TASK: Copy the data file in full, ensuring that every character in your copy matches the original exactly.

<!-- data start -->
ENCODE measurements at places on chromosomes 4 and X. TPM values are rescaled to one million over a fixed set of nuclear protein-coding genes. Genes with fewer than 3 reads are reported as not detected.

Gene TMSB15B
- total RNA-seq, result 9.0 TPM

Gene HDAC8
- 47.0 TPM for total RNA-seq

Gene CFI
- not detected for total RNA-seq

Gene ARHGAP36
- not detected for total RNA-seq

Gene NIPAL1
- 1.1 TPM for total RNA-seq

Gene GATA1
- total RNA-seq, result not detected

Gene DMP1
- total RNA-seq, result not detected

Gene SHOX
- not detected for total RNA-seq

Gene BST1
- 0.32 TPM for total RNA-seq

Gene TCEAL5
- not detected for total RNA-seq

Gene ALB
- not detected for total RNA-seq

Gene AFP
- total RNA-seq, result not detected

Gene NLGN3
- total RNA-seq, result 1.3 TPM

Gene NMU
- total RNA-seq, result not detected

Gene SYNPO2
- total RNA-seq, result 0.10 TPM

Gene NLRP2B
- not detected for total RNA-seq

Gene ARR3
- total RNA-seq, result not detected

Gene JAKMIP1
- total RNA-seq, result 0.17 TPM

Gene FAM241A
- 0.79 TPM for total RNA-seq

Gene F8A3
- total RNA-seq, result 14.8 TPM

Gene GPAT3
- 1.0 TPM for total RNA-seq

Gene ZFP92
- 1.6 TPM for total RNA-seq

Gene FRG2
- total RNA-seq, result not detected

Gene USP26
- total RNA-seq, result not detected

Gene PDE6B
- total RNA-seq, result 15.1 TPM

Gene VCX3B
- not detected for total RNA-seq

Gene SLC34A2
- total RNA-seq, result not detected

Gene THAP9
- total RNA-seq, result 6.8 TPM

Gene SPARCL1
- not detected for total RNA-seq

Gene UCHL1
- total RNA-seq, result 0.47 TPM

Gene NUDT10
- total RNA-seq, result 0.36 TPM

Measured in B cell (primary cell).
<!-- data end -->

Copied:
ENCODE measurements at places on chromosomes 4 and X. TPM values are rescaled to one million over a fixed set of nuclear protein-coding genes. Genes with fewer than 3 reads are reported as not detected.

Gene TMSB15B
- total RNA-seq, result 9.0 TPM

Gene HDAC8
- 47.0 TPM for total RNA-seq

Gene CFI
- not detected for total RNA-seq

Gene ARHGAP36
- not detected for total RNA-seq

Gene NIPAL1
- 1.1 TPM for total RNA-seq

Gene GATA1
- total RNA-seq, result not detected

Gene DMP1
- total RNA-seq, result not detected

Gene SHOX
- not detected for total RNA-seq

Gene BST1
- 0.32 TPM for total RNA-seq

Gene TCEAL5
- not detected for total RNA-seq

Gene ALB
- not detected for total RNA-seq

Gene AFP
- total RNA-seq, result not detected

Gene NLGN3
- total RNA-seq, result 1.3 TPM

Gene NMU
- total RNA-seq, result not detected

Gene SYNPO2
- total RNA-seq, result 0.10 TPM

Gene NLRP2B
- not detected for total RNA-seq

Gene ARR3
- total RNA-seq, result not detected

Gene JAKMIP1
- total RNA-seq, result 0.17 TPM

Gene FAM241A
- 0.79 TPM for total RNA-seq

Gene F8A3
- total RNA-seq, result 14.8 TPM

Gene GPAT3
- 1.0 TPM for total RNA-seq

Gene ZFP92
- 1.6 TPM for total RNA-seq

Gene FRG2
- total RNA-seq, result not detected

Gene USP26
- total RNA-seq, result not detected

Gene PDE6B
- total RNA-seq, result 15.1 TPM

Gene VCX3B
- not detected for total RNA-seq

Gene SLC34A2
- total RNA-seq, result not detected

Gene THAP9
- total RNA-seq, result 6.8 TPM

Gene SPARCL1
- not detected for total RNA-seq

Gene UCHL1
- total RNA-seq, result 0.47 TPM

Gene NUDT10
- total RNA-seq, result 0.36 TPM

Measured in B cell (primary cell).